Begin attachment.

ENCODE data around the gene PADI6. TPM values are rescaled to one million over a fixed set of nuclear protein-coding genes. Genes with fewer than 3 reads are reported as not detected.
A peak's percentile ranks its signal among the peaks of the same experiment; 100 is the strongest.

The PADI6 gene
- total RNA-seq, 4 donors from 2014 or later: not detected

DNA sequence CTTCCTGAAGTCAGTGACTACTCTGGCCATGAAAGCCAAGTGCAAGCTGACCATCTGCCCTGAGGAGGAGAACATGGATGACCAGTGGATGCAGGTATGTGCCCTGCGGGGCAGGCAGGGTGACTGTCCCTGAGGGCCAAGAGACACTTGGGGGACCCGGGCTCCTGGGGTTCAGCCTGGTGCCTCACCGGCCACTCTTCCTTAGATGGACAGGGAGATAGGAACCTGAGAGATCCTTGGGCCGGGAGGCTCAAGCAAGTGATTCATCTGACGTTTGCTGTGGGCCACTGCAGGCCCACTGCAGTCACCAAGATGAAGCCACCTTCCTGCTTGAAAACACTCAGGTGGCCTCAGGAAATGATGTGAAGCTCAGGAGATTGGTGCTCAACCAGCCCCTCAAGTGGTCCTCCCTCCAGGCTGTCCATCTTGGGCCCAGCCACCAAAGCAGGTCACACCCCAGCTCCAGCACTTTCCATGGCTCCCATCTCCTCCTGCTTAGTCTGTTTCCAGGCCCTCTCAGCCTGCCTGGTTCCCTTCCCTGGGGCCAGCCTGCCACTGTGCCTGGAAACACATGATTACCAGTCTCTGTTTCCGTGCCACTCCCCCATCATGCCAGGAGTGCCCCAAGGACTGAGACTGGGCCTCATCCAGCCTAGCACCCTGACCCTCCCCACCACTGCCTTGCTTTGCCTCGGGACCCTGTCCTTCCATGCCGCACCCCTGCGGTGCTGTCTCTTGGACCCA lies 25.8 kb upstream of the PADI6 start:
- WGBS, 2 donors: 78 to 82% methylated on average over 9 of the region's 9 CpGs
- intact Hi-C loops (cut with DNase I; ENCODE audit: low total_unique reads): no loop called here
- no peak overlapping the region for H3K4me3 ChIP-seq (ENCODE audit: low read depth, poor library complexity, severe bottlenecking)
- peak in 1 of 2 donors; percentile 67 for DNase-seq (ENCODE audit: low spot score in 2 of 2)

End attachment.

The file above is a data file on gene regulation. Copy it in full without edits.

ENCODE data around the gene PADI6. TPM values are rescaled to one million over a fixed set of nuclear protein-coding genes. Genes with fewer than 3 reads are reported as not detected.
A peak's percentile ranks its signal among the peaks of the same experiment; 100 is the strongest.

The PADI6 gene
- total RNA-seq, 4 donors from 2014 or later: not detected

DNA sequence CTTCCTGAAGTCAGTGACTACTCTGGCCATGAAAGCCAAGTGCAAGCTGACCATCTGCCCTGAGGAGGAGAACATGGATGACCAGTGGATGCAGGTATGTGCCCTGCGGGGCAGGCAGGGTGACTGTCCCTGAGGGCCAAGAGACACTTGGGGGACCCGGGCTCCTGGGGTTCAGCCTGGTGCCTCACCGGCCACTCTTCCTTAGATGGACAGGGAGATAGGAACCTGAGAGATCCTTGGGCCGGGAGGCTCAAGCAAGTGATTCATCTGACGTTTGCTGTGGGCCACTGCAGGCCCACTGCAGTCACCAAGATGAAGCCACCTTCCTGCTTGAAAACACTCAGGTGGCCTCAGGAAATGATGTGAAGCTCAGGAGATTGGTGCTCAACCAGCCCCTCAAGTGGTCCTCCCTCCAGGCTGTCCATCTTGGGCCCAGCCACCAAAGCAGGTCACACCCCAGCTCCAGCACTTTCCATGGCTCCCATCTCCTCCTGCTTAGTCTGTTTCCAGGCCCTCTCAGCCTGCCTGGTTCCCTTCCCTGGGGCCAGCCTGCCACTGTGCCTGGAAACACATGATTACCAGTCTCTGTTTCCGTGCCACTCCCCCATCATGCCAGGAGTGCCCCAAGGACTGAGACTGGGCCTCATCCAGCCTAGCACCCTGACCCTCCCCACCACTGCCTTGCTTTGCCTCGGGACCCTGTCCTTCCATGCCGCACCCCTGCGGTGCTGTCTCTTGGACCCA lies 25.8 kb upstream of the PADI6 start:
- WGBS, 2 donors: 78 to 82% methylated on average over 9 of the region's 9 CpGs
- intact Hi-C loops (cut with DNase I; ENCODE audit: low total_unique reads): no loop called here
- no peak overlapping the region for H3K4me3 ChIP-seq (ENCODE audit: low read depth, poor library complexity, severe bottlenecking)
- peak in 1 of 2 donors; percentile 67 for DNase-seq (ENCODE audit: low spot score in 2 of 2)